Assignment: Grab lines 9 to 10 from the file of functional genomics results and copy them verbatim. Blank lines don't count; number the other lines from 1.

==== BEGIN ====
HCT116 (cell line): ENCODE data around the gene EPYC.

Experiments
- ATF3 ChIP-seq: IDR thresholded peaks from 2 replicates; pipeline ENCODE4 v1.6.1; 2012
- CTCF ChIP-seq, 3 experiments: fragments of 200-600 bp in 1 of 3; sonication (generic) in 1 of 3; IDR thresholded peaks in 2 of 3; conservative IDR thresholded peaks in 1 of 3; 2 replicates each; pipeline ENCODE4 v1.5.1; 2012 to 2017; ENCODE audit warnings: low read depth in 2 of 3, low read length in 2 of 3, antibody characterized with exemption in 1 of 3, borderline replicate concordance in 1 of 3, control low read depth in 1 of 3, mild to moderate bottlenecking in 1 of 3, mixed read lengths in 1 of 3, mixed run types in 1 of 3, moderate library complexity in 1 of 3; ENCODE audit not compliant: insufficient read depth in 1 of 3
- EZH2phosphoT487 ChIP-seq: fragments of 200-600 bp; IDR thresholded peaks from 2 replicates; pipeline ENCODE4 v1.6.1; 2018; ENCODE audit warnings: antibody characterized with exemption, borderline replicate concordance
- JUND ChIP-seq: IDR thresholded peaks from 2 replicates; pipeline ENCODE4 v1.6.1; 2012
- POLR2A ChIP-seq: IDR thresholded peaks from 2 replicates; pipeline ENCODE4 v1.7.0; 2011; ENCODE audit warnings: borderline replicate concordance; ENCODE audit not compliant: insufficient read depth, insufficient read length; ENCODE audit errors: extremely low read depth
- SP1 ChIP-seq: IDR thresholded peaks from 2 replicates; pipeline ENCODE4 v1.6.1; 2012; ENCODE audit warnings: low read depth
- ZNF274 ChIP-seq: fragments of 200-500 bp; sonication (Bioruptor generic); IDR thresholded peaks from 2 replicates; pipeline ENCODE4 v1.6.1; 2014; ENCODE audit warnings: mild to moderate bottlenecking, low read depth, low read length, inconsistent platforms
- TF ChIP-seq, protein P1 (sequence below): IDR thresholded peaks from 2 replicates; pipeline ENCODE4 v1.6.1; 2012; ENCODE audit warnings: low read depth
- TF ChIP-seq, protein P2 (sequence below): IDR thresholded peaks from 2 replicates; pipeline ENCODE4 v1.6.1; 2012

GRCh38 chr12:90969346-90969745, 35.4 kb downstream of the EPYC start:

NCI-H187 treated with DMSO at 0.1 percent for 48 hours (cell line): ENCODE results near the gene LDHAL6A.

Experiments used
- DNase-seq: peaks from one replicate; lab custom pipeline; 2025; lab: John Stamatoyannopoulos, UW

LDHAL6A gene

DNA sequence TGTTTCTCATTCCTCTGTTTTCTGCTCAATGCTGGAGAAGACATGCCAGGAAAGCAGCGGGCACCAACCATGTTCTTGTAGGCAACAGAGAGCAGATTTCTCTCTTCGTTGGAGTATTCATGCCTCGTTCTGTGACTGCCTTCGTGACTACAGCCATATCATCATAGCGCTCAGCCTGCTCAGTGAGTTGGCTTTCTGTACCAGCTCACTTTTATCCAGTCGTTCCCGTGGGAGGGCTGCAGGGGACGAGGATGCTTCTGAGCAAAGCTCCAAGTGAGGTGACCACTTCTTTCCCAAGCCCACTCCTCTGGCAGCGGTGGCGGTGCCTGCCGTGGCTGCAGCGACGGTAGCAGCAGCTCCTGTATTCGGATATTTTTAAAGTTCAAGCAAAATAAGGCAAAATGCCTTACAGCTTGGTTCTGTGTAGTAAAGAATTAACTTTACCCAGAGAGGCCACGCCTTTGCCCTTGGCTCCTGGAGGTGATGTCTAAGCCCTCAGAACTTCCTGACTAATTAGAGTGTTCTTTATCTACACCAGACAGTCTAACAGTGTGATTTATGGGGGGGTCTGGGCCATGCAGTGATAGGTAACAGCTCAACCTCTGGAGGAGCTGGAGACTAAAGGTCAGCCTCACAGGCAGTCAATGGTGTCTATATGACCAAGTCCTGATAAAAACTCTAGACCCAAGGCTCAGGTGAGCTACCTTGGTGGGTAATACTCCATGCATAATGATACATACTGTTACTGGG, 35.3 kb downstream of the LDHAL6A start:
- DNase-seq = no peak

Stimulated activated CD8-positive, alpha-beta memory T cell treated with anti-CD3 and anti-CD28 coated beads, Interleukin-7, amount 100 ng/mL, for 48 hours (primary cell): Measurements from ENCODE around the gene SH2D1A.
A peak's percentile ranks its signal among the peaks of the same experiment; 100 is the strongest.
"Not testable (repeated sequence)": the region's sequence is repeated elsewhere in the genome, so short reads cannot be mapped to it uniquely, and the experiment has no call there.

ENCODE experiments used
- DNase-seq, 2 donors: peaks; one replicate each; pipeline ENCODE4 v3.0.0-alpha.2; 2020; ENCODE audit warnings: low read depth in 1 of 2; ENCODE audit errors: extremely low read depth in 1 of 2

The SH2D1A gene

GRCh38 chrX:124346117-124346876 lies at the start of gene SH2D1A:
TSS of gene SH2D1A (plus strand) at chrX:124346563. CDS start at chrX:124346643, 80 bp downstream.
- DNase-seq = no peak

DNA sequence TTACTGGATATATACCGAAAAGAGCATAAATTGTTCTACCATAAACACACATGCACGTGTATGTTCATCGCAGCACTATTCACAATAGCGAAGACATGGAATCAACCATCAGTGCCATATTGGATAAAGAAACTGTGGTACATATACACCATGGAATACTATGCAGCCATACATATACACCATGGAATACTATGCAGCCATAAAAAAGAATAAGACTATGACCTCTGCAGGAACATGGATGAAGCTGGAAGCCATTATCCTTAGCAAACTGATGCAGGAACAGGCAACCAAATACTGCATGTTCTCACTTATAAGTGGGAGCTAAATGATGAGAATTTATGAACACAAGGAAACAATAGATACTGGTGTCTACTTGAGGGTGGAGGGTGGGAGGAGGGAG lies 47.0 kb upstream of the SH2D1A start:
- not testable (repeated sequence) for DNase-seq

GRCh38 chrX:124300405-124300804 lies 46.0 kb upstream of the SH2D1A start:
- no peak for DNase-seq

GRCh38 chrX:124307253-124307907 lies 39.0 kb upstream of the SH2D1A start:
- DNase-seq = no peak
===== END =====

- ZNF274 ChIP-seq: fragments of 200-500 bp; sonication (Bioruptor generic); IDR thresholded peaks from 2 replicates; pipeline ENCODE4 v1.6.1; 2014; ENCODE audit warnings: mild to moderate bottlenecking, low read depth, low read length, inconsistent platforms
- TF ChIP-seq, protein P1 (sequence below): IDR thresholded peaks from 2 replicates; pipeline ENCODE4 v1.6.1; 2012; ENCODE audit warnings: low read depth